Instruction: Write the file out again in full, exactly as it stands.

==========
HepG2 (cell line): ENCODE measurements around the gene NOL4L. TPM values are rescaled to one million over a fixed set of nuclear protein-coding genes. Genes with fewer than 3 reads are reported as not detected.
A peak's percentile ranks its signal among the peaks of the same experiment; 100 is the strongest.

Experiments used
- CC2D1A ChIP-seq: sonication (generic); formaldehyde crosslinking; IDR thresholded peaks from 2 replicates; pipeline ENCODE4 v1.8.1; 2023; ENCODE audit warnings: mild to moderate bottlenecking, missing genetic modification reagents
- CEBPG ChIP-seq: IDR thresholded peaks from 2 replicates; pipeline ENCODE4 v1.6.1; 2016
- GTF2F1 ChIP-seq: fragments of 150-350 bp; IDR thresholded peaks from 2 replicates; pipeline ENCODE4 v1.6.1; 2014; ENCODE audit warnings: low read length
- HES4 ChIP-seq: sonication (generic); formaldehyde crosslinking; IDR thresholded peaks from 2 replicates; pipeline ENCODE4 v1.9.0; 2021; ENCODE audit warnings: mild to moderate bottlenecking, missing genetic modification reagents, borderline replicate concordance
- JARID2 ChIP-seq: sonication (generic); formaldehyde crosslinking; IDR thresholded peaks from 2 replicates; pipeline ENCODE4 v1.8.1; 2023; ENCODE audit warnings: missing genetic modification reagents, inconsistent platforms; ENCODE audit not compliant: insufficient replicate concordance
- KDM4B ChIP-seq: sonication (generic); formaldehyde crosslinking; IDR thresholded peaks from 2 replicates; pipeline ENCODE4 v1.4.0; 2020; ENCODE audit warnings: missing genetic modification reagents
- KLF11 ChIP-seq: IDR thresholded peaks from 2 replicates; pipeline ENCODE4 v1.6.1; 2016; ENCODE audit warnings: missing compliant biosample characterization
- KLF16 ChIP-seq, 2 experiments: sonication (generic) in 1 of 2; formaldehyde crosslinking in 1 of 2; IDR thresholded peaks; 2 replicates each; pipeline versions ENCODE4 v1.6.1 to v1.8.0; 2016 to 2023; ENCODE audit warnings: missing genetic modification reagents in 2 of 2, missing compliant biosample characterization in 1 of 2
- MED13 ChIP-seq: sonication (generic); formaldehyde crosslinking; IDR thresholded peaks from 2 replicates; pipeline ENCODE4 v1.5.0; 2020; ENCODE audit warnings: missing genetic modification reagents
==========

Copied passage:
HepG2 (cell line): ENCODE measurements around the gene NOL4L. TPM values are rescaled to one million over a fixed set of nuclear protein-coding genes. Genes with fewer than 3 reads are reported as not detected.
A peak's percentile ranks its signal among the peaks of the same experiment; 100 is the strongest.

Experiments used
- CC2D1A ChIP-seq: sonication (generic); formaldehyde crosslinking; IDR thresholded peaks from 2 replicates; pipeline ENCODE4 v1.8.1; 2023; ENCODE audit warnings: mild to moderate bottlenecking, missing genetic modification reagents
- CEBPG ChIP-seq: IDR thresholded peaks from 2 replicates; pipeline ENCODE4 v1.6.1; 2016
- GTF2F1 ChIP-seq: fragments of 150-350 bp; IDR thresholded peaks from 2 replicates; pipeline ENCODE4 v1.6.1; 2014; ENCODE audit warnings: low read length
- HES4 ChIP-seq: sonication (generic); formaldehyde crosslinking; IDR thresholded peaks from 2 replicates; pipeline ENCODE4 v1.9.0; 2021; ENCODE audit warnings: mild to moderate bottlenecking, missing genetic modification reagents, borderline replicate concordance
- JARID2 ChIP-seq: sonication (generic); formaldehyde crosslinking; IDR thresholded peaks from 2 replicates; pipeline ENCODE4 v1.8.1; 2023; ENCODE audit warnings: missing genetic modification reagents, inconsistent platforms; ENCODE audit not compliant: insufficient replicate concordance
- KDM4B ChIP-seq: sonication (generic); formaldehyde crosslinking; IDR thresholded peaks from 2 replicates; pipeline ENCODE4 v1.4.0; 2020; ENCODE audit warnings: missing genetic modification reagents
- KLF11 ChIP-seq: IDR thresholded peaks from 2 replicates; pipeline ENCODE4 v1.6.1; 2016; ENCODE audit warnings: missing compliant biosample characterization
- KLF16 ChIP-seq, 2 experiments: sonication (generic) in 1 of 2; formaldehyde crosslinking in 1 of 2; IDR thresholded peaks; 2 replicates each; pipeline versions ENCODE4 v1.6.1 to v1.8.0; 2016 to 2023; ENCODE audit warnings: missing genetic modification reagents in 2 of 2, missing compliant biosample characterization in 1 of 2
- MED13 ChIP-seq: sonication (generic); formaldehyde crosslinking; IDR thresholded peaks from 2 replicates; pipeline ENCODE4 v1.5.0; 2020; ENCODE audit warnings: missing genetic modification reagents